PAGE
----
CDA Essentials 2017 • Volume 4 • Issue 7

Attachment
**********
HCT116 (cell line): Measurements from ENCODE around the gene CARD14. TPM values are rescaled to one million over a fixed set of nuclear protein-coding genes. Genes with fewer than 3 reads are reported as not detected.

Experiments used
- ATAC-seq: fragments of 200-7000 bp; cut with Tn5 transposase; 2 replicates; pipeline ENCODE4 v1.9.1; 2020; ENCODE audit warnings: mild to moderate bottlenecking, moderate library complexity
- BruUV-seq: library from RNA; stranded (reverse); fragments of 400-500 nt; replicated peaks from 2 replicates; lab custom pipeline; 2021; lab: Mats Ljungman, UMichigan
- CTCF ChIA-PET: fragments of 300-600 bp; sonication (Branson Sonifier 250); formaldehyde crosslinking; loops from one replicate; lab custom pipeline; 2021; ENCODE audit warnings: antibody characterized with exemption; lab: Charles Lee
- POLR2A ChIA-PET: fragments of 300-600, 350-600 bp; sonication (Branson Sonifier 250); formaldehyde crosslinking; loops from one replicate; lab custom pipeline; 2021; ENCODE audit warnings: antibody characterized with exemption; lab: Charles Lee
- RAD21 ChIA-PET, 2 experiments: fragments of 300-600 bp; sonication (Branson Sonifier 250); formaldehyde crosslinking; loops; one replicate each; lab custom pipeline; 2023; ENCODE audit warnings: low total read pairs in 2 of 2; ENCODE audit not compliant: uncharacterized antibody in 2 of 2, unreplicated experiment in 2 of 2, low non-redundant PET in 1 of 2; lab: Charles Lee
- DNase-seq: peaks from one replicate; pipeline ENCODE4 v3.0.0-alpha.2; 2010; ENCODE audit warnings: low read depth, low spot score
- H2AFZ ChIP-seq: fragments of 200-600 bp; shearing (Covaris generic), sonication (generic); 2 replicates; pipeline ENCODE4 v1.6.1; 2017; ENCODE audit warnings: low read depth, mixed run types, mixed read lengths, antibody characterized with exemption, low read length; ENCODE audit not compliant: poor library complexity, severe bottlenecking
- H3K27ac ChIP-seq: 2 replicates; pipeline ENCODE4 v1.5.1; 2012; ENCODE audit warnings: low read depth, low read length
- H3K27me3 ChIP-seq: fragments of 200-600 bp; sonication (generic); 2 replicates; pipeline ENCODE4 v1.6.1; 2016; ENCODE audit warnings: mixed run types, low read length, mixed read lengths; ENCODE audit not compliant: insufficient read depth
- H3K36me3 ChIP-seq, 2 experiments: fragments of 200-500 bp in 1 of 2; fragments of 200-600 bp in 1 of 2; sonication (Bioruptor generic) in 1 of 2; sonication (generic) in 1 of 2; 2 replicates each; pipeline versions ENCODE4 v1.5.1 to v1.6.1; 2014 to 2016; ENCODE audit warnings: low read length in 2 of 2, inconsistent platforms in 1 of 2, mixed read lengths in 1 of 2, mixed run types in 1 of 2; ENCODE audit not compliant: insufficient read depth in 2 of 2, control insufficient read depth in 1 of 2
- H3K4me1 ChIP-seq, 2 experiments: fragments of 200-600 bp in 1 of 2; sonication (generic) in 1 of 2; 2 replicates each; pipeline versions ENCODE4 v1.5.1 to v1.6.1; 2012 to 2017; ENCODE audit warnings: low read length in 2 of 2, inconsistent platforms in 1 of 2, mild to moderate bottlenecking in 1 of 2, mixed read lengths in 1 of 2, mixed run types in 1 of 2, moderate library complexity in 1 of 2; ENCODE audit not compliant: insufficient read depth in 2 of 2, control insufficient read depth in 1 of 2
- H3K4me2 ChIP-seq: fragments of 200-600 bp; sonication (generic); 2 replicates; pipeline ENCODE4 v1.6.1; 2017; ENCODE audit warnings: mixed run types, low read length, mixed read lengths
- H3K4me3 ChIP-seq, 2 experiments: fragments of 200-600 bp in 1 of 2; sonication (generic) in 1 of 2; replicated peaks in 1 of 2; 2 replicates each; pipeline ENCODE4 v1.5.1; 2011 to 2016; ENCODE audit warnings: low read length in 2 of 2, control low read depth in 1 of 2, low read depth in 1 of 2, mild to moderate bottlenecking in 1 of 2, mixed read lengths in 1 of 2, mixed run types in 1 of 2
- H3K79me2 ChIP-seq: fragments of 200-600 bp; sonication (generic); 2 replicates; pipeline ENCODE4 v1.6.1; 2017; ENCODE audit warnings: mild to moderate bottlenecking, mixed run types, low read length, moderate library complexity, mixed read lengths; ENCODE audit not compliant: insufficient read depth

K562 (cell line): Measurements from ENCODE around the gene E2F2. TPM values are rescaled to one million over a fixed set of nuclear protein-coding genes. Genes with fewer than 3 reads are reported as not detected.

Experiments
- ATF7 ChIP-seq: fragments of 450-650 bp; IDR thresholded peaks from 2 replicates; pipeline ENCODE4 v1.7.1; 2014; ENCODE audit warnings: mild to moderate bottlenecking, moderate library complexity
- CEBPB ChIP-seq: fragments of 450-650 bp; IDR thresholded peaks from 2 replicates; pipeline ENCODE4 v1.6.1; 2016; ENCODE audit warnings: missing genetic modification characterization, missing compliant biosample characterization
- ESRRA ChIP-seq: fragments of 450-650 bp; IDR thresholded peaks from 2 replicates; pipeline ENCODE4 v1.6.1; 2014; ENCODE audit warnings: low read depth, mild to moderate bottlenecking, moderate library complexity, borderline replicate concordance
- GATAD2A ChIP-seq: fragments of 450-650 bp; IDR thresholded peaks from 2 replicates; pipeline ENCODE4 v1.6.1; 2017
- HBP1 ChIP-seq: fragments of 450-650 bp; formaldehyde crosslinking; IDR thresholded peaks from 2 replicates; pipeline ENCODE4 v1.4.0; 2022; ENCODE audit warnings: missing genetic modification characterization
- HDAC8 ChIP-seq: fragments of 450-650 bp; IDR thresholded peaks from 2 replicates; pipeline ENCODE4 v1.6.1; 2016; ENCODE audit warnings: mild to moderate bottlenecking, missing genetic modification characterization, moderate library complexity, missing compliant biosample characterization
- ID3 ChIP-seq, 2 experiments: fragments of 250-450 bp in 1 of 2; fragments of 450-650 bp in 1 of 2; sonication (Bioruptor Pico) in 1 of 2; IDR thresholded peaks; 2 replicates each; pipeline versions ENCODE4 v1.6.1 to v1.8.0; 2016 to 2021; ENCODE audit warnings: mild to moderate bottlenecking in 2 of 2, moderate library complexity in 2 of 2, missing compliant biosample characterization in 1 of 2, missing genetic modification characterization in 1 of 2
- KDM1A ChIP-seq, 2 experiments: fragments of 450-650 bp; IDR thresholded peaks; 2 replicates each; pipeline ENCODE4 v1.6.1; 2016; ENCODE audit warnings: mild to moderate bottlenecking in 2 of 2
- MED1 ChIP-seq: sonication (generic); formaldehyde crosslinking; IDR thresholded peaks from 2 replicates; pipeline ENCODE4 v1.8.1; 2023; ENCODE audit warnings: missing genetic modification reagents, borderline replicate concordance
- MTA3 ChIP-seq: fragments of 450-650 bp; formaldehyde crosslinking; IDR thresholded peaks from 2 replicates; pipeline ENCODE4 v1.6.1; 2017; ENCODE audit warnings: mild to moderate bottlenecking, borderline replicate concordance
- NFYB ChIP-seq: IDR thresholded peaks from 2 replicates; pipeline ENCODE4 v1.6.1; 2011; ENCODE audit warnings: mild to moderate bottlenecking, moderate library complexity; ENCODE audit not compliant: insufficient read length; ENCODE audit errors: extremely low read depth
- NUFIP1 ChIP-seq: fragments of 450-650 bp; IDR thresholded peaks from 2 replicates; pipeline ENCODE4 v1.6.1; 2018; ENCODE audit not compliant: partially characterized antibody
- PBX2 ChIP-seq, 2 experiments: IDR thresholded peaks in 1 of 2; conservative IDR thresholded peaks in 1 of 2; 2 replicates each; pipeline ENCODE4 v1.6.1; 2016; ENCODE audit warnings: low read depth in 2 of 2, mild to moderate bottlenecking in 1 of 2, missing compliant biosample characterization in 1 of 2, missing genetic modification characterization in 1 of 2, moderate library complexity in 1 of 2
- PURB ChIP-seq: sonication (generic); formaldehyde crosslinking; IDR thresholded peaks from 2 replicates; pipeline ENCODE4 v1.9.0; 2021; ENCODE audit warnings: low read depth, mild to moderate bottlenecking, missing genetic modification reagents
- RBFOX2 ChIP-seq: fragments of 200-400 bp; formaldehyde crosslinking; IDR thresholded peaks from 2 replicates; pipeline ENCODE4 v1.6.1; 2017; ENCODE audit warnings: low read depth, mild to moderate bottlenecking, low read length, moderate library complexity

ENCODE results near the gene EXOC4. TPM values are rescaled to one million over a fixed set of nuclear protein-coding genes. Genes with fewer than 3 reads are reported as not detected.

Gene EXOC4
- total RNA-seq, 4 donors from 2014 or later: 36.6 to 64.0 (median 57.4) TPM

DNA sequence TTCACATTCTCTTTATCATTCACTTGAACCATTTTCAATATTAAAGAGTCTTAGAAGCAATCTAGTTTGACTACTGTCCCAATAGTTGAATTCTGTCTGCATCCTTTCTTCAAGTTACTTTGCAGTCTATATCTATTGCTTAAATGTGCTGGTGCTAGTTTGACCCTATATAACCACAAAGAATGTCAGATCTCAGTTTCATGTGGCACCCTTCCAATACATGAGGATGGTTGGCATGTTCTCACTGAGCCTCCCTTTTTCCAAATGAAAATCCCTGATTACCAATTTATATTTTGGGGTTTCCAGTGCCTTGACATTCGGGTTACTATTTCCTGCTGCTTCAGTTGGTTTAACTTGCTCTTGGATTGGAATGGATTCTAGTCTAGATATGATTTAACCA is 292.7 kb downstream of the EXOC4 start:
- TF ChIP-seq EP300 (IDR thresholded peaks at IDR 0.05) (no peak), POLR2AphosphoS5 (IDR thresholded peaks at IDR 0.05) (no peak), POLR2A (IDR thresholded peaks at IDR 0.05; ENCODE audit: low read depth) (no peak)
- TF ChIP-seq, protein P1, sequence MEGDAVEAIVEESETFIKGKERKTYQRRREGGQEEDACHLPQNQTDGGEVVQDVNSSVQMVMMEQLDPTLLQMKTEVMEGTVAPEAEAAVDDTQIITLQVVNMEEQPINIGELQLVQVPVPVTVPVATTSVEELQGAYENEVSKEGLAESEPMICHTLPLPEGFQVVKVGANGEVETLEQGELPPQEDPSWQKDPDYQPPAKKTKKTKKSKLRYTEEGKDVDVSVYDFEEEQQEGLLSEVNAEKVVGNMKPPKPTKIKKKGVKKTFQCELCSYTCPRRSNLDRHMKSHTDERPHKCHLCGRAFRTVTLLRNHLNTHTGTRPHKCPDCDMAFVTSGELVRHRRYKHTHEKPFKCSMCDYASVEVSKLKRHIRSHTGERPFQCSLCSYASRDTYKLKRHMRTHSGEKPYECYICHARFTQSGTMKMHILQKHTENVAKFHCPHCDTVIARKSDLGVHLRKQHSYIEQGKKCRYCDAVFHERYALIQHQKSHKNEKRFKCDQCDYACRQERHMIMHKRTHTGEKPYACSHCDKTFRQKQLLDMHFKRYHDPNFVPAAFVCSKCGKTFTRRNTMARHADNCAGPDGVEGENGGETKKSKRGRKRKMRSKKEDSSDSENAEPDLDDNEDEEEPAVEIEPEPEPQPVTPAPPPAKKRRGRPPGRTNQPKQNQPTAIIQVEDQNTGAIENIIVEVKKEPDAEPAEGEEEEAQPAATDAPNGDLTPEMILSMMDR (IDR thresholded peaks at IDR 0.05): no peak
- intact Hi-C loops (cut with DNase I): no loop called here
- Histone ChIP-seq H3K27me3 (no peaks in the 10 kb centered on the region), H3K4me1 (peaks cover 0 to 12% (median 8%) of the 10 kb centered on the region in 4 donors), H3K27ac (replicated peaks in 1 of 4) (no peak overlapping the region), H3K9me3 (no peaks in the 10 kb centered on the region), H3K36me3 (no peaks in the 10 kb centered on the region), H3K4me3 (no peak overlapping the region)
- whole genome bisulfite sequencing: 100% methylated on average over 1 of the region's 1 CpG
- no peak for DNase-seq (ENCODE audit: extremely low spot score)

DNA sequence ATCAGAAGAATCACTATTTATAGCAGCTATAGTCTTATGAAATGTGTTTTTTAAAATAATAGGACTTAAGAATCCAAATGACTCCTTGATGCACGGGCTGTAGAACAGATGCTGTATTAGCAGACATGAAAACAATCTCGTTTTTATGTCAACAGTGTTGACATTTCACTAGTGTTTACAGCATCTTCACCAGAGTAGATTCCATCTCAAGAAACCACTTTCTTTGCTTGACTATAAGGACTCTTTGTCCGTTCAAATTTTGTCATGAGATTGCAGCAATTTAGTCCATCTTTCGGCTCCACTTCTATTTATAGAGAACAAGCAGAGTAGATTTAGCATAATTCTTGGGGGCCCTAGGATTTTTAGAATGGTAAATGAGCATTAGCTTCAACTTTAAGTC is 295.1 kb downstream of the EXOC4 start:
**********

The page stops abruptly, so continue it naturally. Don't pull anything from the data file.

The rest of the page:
N ews and E vents The study, conducted in Sweden between 2007 and 2015, merged cognitive- and dental health-related data from the Swedish Dementia Registry (created in 2007 to “improve the quality of diagnostics workup, treatment, and care of dementia”) and the Swedish Dental Health Register. Sweden’s public dental health care system, which also covers preventive care, was established in 1974. “When a patient visits the dentist, a treatment code in combination with a diagnostic code is registered. This information … is also reported to the Swedish Dental Health Register,” the study authors explain. Combining both databases, researchers were able to highlight dental health and care patterns as they relate to the age at dementia diagnosis, type of dementia, date of diagnosis, sex, living conditions, medications, support from community, dates of each dental care visit, types of dental interventions or procedures, number of remaining teeth, and cause and date of death (if applicable). “Our findings showed a remarkable decline in the number of dental care visits after dementia was diagnosed,” researchers say. “Although most individuals were drug naïve and newly diagnosed at the time of registration, the ones with worse cognitive status at baseline and more severe dementia with faster progression over time had a larger decline in dental care utilization.” It is interesting to note that old age on its own is not is a determining factor leading to fewer dental visits among Swedish elders, as previous studies conducted in Sweden showed that seniors over 80 years of age average 3.3 dental visits per year. The study authors were able to determine the types of dementia, combined with the patient’s medical history and living conditions, that are associated with less favourable dental prognostics: ❘  In individuals with any form of dementia, oral health declines as the severity of cognitive impairment increases, which could be explained by a “reduced salivary flow, taste change, less tooth brushing, use of high-energy food supplements and syrup-based medications, polypharmacy, physical incapability, and even rejection of help from others.” ❘  The faster decline in dental care utilization was observed in people with either mixed dementia or Parkinson disease dementia. ❘  Living conditions had a significant impact on dental care utilization, as those living alone or receiving home care experienced a more drastic decline in accessing care. ❘  Older patients showed a more rapid decline in their number of remaining teeth, and so did patients with more severe cognitive impairment, those with vascular dementia, and those on a higher number of medications. a Reference 1. Fereshtehnejad S-M, Garcia-Ptacek S, Religa D, Holmer J, Buhlin K, Eriksdotter M, Sandborgh-Englund G. Dental care utilization in patients with different types of dementia: A longitudinal nationwide study of 58,037 individuals. AlzheimersDement . 2017 Jul 8. pii: S1552- 5260(17)30233-9. doi: 10.1016/j.jalz.2017.05.004. DEMENTIA IMPACTS DENTAL CARE UTILIZATION: Results from a Longitudinal Study in Sweden An 8-year study 1 using data on over 58,000 individuals newly diagnosed with dementia shows a significant decline in dental care utilization following diagnosis. The article is available at: article/S1552-5260(17)30233- 9/fulltext